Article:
The Economic and Social Council (ECOSOC) is at the heart of the United Nations (UN) system
to advance the three dimensions of sustainable development – economic, social, and environmental. It is the central platform for fostering debate and innovative thinking, forging consensus on ways forward, and coordinating efforts to achieve internationally agreed goals. It is also responsible for the follow-up to major UN conferences and summits.
The UN Charter established ECOSOC in 1945 as one of the six main organs of the United Nations.
Coordination within the UN
ECOSOC links a diverse family of UN entities dedicated to sustainable development, providing overall guidance and coordination. The entities include regional economic and social commissions, functional commissions facilitating intergovernmental discussions of major global issues, and specialized agencies, programs, and funds at work around the world to translate development commitments into real changes in people's lives.
Partnership with the rest of the world
Building on its coordination role within the UN system, ECOSOC is a gateway for UN partnership and participation by the rest of the world. It offers a unique global meeting point for productive dialogues among policymakers, parliamentarians, academics, foundations, businesses, youth, and registered non-governmental organizations (including Welcome Clubs International).
ECOSOC Subsidiary Bodies
ECOSOC oversees a complex ecosystem of subsidiary bodies, composed of regional commissions, functional commissions and expert bodies, standing committees and ad hoc bodies. The Council is entrusted with guiding and coordinating the work of its subsidiary and related bodies. It thus influences a wide remit of the work of the UN system on development.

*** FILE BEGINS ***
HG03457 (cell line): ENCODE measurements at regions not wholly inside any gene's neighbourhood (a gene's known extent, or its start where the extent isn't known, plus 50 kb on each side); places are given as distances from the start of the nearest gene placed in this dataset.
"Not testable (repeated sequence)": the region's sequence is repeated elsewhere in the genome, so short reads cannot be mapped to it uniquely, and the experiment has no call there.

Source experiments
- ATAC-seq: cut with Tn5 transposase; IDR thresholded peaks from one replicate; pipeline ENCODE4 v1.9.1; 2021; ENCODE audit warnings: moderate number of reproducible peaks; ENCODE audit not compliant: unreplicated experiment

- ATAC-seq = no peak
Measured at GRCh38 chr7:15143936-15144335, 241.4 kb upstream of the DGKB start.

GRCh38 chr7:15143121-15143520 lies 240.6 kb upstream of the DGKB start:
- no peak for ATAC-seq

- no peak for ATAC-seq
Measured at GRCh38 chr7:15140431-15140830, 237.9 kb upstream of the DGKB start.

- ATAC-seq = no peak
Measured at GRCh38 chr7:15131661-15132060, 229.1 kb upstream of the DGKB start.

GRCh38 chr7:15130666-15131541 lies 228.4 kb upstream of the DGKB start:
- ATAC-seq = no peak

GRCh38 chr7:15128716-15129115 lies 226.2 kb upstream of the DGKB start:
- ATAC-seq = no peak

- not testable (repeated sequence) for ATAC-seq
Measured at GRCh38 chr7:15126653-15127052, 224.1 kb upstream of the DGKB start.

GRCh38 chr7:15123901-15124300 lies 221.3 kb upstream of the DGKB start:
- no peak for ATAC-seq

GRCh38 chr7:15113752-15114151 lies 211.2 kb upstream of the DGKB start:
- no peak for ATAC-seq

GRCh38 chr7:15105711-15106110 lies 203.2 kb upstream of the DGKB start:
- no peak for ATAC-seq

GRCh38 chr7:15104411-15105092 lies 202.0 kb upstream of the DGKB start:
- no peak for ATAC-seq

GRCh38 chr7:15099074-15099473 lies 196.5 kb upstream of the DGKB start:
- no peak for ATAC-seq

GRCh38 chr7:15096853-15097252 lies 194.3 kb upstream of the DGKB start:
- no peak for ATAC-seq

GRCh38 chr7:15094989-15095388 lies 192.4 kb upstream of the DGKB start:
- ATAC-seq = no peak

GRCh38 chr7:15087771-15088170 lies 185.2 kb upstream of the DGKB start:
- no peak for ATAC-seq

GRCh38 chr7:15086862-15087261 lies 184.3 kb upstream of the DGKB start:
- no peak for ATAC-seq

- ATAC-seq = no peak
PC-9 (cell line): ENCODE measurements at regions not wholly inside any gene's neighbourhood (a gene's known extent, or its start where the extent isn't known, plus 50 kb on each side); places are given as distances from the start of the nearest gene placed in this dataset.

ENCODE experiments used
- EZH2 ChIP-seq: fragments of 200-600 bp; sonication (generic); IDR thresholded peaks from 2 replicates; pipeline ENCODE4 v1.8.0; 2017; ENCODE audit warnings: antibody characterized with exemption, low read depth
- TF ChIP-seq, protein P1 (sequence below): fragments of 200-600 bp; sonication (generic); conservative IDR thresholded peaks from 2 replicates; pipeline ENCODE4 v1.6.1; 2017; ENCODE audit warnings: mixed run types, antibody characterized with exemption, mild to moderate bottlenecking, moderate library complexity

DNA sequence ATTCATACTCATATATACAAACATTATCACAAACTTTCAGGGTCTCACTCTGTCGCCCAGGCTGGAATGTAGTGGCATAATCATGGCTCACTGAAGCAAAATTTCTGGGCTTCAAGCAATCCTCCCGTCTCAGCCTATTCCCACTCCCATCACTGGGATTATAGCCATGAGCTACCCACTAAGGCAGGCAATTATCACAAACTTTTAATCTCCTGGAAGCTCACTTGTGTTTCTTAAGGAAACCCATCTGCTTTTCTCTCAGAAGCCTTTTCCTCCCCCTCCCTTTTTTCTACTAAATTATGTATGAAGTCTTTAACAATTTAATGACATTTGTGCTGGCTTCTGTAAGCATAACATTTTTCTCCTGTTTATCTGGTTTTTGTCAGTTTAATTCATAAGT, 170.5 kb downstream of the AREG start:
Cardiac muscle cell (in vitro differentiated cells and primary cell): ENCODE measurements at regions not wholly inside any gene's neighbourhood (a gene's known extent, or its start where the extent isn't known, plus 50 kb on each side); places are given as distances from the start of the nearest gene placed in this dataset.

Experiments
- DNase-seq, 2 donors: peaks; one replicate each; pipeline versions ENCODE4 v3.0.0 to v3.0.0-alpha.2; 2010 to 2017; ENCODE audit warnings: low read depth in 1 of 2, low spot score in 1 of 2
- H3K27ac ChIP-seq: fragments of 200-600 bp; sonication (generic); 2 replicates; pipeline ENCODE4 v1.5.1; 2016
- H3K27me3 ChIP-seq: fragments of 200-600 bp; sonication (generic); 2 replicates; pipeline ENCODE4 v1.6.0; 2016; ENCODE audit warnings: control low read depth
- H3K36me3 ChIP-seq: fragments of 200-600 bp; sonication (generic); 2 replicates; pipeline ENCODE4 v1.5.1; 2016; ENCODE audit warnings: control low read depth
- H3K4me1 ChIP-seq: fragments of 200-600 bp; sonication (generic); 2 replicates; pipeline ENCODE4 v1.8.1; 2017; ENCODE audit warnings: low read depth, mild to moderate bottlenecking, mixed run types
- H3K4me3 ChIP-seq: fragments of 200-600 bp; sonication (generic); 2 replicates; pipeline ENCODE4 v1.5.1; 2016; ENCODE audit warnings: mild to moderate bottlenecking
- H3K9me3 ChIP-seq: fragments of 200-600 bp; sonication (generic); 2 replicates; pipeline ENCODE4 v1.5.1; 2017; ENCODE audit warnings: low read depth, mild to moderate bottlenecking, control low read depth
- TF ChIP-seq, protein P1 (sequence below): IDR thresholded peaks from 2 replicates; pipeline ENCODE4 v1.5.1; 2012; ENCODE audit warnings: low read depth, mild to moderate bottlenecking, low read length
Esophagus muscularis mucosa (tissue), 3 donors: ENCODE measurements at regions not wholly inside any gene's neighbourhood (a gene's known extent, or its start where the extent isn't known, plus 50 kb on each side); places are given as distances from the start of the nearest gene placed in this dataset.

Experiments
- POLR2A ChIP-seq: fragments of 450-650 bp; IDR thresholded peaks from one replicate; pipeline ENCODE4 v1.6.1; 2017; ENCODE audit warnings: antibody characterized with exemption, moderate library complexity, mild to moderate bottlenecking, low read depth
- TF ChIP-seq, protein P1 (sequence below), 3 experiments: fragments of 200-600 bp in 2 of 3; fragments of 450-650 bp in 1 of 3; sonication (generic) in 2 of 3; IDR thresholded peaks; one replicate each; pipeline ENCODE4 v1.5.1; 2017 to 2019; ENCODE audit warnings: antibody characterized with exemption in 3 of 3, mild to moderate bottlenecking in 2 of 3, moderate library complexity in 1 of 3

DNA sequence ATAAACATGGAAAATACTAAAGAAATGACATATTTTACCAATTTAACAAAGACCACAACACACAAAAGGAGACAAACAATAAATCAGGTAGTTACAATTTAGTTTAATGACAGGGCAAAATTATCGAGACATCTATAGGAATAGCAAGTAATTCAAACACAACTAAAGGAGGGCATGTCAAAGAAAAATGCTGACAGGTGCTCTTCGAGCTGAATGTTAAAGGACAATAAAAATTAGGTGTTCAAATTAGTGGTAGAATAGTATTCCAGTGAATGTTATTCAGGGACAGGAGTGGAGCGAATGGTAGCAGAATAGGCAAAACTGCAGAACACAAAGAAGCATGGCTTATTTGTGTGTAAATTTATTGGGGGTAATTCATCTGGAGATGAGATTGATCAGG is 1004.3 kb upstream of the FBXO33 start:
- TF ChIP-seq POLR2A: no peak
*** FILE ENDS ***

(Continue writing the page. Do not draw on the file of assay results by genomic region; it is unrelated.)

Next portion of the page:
Non-governmental, non-profit, public, or voluntary organizations may formally contribute to the work of the United Nations after being granted consultative status with the Economic and Social Council under Article 71 of the Charter of the United Nations and on Economic and Social Council Resolution 1996/31. These accredited organizations may participate in meetings of the Council and its subsidiary bodies, including the functional commissions, in accordance with the rules of procedure of those bodies.
As a fully-accredited non-governmental organization (NGO) in good standing with ECOSOC,
Welcome Clubs International is eligible to contribute and participate at the annual sessions of the Commission on the Status of Women.
Commission on the Status of Women
A functional commission of ECOSOC, the Commission on the Status of Women (CSW) is the principal global intergovernmental body exclusively dedicated to the promotion of gender equality and the empowerment of women. It was established by ECOSOC resolution 11(II) of 21 June 1946.
The CSW is instrumental in promoting women's rights, documenting the reality of women’s lives throughout the world, and shaping global standards on gender equality and the empowerment of women.
In 1996, ECOSOC expanded the Commission’s mandate and decided that it should take a leading role in monitoring and reviewing progress and problems in the implementation of the Beijing Declaration and Platform for Action, and in mainstreaming a gender perspective in UN activities.
CSW holds an annual two-week session where representatives of UN Member States, civil society organizations, and UN entities gather at the UN headquarters in New York. They discuss progress and gaps in the implementation of the 1995 Beijing Declaration and Platform for Action, the key global policy document on gender equality, and the 23rd special session of the General Assembly held in 2000 (Beijing+5), as well as emerging issues that affect gender equality and the empowerment of women.
This year, the 66th session of CSW was held on March 14-25. Due to the continued impact of the COVID-19 pandemic, CSW66 took place in a hybrid format. All side events and parallel events were virtual. See list below to view some of the virtual events.
CSW66 Priority theme: Achieving gender equality and the empowerment of all women and girls in the context of climate change, environmental and disaster risk reduction policies and programmes;
Review theme: Women’s economic empowerment in the changing world of work (agreed conclusions of the sixty-first session)